Rescuing FEMA (and ourselves)
FEMA needs to grow in order to handle its work. The need for growth will only get greater as time goes on.
2021 was a year of disasters, with extraordinary heat waves, fires, a string of hurricanes, a cold snap that left Texas in the dark, winter tornados, and torrential rains. FEMA has been left badly overstretched. That’s an urgent problem, and it’s likely a foretaste of the future.
This is not just a problem for the overloaded folks at FEMA. It’s a problem for all of us, in an era where disasters are coming fast and furious.
The agency is stretched very thin indeed, with duties ranging from assisting with the care of detained migrant children, responding to COVID, supervising funding for rebuilding from past storms, and preparing for the upcoming season of wildfires and hurricanes. In May, according to the NY Times, “just 3,800 of the agency’s 13,700 emergency workers are available right now to respond to a new disaster,” about a third fewer than last year. The problem, the Times says, was not so much a lack of funding as a lack of staff.
Some of FEMA’s current assignments, like COVID response, are temporary. There’s every reason, however, to expect the pace of disaster situations to increase rather than slow. There are three reasons.
First and foremost, there’s climate change, which will result in an increase in the frequency and intensity of extreme weather events. The increase in frequency also means that there will be a greater number of disaster clusters, meaning that FEMA will be faced with multiple major disasters in short spans of time. The increased severity of disasters will also complicate and extend the post-disaster response, requiring corresponding commitments of staff by FEMA.
Second, more people leave in high-risk areas such as coastal areas. The growing populations of Florida and Texas are especially exposed to hurricane and flood risks, and they account for an outsized share of the biggest disasters in monetary terms. There’s also been a lot of population growth in arid areas and on the urban wildland interface, putting more people at risk from wildfires.
Third, disaster cascades are becoming more of a problem. The causes are complex. Due to climate change, systems designed for the previous weather regime are now exposed to unexpected risks of failure. Systems are also highly interlinked. In Texas, we saw how the dynamics at play. Gas supply failed because the facilities weren’t weatherized to deal with the unexpected cold weather. That in terms knocked out parts of the electrical system. Further gas systems then failed because of lack of power, and this impaired additional parts of the electrical system. Finally, much of the power grid had to be taken off line because of the system’s increasing instability. And to top all this off, the water supply failed in many places because of the lack of power, while Texans shivered in cold houses. These cascading failures increase the challenges for disaster response.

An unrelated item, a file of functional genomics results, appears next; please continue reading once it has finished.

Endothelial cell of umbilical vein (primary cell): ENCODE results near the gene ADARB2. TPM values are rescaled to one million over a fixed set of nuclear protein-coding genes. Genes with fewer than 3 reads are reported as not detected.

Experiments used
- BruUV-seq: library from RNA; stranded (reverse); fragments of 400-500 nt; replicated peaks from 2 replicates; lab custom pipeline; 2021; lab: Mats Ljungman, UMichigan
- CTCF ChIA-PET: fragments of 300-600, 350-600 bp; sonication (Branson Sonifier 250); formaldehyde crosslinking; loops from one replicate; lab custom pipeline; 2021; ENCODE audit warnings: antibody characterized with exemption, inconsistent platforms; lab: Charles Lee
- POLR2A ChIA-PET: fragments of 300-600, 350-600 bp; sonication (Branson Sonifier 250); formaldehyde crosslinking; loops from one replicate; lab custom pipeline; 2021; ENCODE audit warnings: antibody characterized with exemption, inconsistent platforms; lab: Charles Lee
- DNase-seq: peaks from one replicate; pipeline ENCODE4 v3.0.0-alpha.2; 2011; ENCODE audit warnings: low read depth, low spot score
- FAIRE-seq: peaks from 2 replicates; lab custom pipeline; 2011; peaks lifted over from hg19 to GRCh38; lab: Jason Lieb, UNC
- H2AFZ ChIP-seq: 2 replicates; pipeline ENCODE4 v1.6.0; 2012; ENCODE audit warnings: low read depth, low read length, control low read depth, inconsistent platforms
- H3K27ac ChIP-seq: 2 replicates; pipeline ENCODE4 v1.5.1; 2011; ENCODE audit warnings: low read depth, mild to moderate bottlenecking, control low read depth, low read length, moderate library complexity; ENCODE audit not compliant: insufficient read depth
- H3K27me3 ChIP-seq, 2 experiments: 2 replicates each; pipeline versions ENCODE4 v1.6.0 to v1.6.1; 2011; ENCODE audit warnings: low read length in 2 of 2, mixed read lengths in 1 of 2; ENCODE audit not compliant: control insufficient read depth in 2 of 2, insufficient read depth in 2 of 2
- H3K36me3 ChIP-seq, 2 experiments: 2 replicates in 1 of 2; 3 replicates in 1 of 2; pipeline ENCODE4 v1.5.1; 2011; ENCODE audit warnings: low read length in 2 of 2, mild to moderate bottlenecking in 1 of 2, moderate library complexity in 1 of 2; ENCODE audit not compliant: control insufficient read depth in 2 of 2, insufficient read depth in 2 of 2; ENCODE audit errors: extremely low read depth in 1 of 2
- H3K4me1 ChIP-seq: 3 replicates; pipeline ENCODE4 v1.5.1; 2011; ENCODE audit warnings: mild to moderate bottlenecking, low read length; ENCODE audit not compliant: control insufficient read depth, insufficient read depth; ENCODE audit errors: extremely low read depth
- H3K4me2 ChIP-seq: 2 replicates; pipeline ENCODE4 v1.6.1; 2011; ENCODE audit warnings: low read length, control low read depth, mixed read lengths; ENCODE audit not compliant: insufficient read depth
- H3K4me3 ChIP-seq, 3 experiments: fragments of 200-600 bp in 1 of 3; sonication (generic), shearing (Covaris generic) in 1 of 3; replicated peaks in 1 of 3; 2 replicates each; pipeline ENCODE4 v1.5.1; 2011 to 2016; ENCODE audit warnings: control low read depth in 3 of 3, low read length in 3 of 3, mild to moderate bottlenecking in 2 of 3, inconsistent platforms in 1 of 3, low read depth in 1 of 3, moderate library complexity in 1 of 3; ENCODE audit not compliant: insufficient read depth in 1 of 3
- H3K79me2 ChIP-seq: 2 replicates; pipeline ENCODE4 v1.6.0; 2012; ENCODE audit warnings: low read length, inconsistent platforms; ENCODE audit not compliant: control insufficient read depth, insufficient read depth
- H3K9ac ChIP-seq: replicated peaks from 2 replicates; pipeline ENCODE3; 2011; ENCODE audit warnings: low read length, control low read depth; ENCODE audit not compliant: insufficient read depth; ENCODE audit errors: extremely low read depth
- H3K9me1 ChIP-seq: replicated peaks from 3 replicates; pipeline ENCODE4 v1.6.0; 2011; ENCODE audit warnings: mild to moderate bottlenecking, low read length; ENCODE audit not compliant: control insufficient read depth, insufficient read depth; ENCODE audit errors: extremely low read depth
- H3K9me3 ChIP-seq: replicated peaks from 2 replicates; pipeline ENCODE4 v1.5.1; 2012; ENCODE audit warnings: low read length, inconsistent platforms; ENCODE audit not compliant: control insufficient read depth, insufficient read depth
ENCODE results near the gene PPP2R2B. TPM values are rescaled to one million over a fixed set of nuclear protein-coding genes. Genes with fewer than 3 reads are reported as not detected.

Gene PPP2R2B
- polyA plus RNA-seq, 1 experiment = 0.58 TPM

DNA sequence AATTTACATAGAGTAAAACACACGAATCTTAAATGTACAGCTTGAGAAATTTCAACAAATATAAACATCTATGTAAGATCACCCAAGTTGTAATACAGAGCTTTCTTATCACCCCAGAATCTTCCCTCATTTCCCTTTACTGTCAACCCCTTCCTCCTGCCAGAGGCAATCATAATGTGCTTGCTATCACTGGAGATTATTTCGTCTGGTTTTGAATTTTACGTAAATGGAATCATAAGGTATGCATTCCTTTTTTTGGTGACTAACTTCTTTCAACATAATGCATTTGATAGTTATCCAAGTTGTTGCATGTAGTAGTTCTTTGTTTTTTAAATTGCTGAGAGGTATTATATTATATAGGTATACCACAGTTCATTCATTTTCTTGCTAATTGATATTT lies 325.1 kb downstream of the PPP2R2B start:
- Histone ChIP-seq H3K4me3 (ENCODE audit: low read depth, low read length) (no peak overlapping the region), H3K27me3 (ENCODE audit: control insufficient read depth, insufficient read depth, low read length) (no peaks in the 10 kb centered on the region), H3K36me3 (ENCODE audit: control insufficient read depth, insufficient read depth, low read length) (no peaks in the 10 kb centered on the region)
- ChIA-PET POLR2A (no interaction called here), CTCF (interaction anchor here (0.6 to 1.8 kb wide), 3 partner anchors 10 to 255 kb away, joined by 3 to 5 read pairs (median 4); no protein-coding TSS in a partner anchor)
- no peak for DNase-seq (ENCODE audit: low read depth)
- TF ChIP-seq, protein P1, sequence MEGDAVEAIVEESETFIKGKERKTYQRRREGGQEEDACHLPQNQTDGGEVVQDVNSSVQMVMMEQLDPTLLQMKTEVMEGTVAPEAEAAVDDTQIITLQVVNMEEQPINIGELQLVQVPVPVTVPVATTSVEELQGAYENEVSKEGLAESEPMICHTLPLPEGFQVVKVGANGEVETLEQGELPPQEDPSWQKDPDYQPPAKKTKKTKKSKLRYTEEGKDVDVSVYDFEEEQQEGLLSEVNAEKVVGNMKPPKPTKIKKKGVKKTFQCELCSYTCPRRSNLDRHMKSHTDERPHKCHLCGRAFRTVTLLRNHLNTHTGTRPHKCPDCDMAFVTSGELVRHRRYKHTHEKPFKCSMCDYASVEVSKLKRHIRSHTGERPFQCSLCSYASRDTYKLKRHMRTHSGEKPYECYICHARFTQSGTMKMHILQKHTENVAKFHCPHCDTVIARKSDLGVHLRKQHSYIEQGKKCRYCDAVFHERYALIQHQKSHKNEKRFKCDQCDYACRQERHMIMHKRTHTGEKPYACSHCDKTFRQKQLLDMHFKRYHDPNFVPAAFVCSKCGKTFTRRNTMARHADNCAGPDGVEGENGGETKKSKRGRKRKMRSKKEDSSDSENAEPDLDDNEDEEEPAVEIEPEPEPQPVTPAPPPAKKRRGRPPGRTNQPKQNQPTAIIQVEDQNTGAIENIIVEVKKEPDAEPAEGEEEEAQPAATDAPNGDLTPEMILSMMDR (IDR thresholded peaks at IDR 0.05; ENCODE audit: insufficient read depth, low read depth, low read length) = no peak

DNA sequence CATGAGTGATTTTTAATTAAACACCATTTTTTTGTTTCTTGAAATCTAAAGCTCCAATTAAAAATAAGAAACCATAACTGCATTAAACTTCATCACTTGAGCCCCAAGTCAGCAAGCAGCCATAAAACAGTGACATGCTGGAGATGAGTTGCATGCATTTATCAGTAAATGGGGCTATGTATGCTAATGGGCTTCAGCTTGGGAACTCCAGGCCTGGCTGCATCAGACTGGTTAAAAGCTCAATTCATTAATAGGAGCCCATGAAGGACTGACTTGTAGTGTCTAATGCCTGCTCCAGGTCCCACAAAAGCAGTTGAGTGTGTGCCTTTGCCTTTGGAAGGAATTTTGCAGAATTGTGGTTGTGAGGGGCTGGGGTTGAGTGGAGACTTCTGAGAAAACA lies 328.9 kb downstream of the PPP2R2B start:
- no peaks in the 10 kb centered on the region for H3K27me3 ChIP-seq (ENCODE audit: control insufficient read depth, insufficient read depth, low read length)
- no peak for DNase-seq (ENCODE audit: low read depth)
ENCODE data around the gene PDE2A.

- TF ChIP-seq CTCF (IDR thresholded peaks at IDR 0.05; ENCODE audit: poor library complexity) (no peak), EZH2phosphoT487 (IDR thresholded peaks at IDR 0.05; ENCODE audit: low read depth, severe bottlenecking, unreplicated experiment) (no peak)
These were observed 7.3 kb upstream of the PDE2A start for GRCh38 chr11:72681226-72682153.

What’s to be done? Congress needs to authorize a substantial increase in FEMA’s staff, and such increases will probably have to continue over the years as the disaster situation gets worse. FEMA is going to be a much bigger agency in 2050 than it is today. FEMA also needs to be able to access more help within the federal government, which may mean additional hiring in other parts of the government, as well as additional disaster training and preparedness. State governments are going to be facing similar problems. Texas and Florida have large economies. Other impacted states like Mississippi are among the poorest in the country and will need federal help to develop their disaster response capabilities. Finally, FEMA may need additional budget authority for outside contractors who can provide additional surge capacity.
It would be nice if we were just going through a temporary blip, but the reality is that we are just at the beginning of an era of increasing disaster risk. The means that disaster risks will occupy a bigger share of the government’s attention. FEMA and its state counterparts will need to grow along with the scale of the disaster risks they confront.